Opposition Leader Peter Magyar Delivers Aid to Kyiv Children's Hospital Amid Conflict

Hungarian opposition leader Peter Magyar, main rival to Prime Minister Viktor Orban, is delivering aid to Kyiv's children's hospital, damaged by Russian airstrikes. Magyar's Tisza party raised 15 million forints ($41,276.83) for medical supplies and food. This action follows Orban's criticized peace mission to Russia.


Devdiscourse News Desk | Updated: 11-07-2024 02:07 IST | Created: 11-07-2024 02:07 IST
Opposition Leader Peter Magyar Delivers Aid to Kyiv Children's Hospital Amid Conflict

Hungarian opposition politician Peter Magyar, the main challenger to Prime Minister Viktor Orban, is en route to deliver aid on Wednesday to the Kyiv children's hospital hit during Russian airstrikes this week. Magyar's Tisza party raised about 15 million forints ($41,276.83) and collected medical supplies and food donated by Hungarians.

"This was a sudden decision after we saw the brutal Russian missile attack," Magyar told reporters before leaving for Kyiv. A U.N. rights mission said on Tuesday there was a "high likelihood" Kyiv's main children's hospital took a direct hit from a Russian missile. The Kremlin said, without providing evidence, the hospital was hit by Ukrainian anti-missile fire.

Orban, a critic of Western military aid to Ukraine and the European Union leader with the warmest relations with Russia, visited Kyiv and Moscow last week as part of what he calls a "peace mission." His meeting with Russian President Vladimir Putin drew a strong rebuke from some European allies. "The prime minister is allowed to travel the world and pretend that he is creating peace but we believe in actions instead of flying around the world three times. We are different," Magyar said.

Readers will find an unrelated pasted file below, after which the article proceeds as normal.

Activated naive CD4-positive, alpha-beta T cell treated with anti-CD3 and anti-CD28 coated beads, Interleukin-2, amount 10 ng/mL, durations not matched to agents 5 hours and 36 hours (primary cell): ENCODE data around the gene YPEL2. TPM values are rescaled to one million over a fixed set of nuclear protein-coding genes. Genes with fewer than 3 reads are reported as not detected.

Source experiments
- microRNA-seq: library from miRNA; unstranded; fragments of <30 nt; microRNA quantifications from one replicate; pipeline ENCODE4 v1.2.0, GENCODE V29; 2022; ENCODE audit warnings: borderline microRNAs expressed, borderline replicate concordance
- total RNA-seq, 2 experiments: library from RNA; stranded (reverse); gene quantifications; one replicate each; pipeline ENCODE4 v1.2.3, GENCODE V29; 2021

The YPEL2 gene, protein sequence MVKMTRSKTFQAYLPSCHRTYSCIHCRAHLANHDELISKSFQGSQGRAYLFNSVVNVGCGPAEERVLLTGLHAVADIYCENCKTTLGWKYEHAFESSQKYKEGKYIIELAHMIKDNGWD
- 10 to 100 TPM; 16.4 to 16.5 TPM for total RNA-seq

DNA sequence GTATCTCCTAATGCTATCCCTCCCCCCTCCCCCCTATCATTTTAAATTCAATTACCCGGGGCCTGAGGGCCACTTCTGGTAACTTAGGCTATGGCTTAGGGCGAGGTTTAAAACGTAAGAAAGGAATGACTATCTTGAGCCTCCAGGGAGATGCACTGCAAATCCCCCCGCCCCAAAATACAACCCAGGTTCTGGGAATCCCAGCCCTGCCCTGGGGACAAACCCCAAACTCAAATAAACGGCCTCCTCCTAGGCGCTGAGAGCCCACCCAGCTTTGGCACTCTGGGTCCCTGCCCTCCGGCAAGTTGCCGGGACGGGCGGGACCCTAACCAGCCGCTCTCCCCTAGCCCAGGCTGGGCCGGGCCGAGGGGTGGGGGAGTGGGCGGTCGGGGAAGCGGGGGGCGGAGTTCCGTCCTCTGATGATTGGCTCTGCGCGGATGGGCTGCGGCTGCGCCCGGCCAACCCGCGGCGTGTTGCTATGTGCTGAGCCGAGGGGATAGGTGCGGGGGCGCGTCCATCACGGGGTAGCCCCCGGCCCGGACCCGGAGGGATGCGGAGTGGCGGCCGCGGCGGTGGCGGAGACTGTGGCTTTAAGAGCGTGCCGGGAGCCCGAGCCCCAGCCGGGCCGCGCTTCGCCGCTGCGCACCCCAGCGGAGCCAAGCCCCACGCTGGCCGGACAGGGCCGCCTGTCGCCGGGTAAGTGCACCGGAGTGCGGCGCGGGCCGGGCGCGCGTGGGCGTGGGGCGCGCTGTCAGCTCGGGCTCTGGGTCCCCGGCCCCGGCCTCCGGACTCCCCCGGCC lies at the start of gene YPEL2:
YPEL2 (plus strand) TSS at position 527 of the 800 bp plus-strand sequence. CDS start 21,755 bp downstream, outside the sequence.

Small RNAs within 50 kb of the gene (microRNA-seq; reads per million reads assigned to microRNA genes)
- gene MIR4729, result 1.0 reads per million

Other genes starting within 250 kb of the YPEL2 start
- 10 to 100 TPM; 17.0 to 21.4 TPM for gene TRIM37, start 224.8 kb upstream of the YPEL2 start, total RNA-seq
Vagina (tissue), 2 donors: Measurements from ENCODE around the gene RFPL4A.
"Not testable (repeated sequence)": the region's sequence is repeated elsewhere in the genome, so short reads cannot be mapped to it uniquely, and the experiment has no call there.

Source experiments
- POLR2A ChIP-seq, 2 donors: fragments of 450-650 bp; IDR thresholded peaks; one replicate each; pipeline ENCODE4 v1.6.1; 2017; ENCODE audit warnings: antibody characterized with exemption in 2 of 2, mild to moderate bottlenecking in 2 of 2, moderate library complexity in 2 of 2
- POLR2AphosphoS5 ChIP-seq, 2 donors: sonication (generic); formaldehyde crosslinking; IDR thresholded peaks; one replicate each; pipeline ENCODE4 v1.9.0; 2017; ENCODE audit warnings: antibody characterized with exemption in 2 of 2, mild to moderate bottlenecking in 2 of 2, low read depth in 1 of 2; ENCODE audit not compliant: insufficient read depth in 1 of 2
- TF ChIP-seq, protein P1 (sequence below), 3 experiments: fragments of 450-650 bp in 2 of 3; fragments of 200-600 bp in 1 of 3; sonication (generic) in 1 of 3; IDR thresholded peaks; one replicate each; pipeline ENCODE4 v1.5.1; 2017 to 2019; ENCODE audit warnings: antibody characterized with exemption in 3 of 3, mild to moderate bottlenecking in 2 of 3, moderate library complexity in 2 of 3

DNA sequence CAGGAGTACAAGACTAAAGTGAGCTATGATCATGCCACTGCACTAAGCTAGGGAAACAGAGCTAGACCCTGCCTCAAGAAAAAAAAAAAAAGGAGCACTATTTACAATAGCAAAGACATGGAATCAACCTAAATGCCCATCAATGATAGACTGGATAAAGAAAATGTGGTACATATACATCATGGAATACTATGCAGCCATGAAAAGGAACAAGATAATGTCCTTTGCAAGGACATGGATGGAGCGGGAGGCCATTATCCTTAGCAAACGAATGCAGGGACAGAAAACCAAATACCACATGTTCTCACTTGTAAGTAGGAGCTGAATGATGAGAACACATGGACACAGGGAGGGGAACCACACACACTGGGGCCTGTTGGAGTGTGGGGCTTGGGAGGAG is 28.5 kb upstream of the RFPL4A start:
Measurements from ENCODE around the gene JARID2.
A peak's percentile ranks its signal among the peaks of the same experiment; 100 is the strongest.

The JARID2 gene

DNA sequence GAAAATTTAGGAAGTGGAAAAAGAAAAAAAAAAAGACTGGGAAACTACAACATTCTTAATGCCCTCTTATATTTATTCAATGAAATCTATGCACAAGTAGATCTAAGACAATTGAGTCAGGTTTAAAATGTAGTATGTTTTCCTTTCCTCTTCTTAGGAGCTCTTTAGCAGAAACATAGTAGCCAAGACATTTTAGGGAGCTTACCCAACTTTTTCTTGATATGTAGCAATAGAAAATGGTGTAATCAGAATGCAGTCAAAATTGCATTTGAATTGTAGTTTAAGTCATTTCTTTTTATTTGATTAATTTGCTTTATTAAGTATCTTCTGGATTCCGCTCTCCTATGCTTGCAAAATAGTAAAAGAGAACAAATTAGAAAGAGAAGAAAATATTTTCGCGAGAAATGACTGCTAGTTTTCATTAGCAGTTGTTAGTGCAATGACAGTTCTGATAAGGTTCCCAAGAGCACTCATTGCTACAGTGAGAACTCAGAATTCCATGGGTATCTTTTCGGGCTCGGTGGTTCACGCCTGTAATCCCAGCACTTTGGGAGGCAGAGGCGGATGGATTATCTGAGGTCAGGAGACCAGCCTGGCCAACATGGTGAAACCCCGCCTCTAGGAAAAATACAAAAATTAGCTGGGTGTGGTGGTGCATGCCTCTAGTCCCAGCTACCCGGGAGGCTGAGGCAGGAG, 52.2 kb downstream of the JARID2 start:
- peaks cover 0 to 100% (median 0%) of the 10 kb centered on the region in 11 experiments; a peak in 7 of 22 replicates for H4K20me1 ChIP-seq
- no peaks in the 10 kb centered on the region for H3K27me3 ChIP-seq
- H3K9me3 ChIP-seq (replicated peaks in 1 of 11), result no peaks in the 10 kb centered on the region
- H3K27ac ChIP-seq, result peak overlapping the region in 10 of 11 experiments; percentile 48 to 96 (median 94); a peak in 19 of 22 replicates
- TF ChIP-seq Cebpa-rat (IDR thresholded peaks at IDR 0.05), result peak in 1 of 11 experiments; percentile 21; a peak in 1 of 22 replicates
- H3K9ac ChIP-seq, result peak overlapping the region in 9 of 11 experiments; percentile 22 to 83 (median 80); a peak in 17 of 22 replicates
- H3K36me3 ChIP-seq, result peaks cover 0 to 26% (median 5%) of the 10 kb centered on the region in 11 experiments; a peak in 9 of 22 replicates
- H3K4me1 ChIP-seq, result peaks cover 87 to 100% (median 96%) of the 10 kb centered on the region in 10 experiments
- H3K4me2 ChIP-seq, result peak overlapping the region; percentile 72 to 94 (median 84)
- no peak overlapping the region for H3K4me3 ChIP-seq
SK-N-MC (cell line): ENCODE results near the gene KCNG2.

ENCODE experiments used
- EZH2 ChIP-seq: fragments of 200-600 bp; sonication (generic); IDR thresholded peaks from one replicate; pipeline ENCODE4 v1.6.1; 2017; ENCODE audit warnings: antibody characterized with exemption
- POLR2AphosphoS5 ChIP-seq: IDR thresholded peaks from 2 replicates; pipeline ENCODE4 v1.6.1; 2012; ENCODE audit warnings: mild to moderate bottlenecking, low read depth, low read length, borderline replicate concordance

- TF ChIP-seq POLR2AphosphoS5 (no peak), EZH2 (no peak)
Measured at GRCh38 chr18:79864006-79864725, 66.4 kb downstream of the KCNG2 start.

Magyar, whose party won nearly 30% of the Hungarian vote in a European Parliament election in June, said Orban should have visited Kyiv sooner but that one reason for the delay was a disagreement between Kyiv and Budapest over the rights of Ukraine's Hungarian minority. Magyar said he agreed with the government that no arms shipments to Ukraine should go via Hungary or with its help, as this could make Ukraine's Hungarian community a target, but other countries had the sovereign right to send arms to Ukraine.

(With inputs from agencies.)

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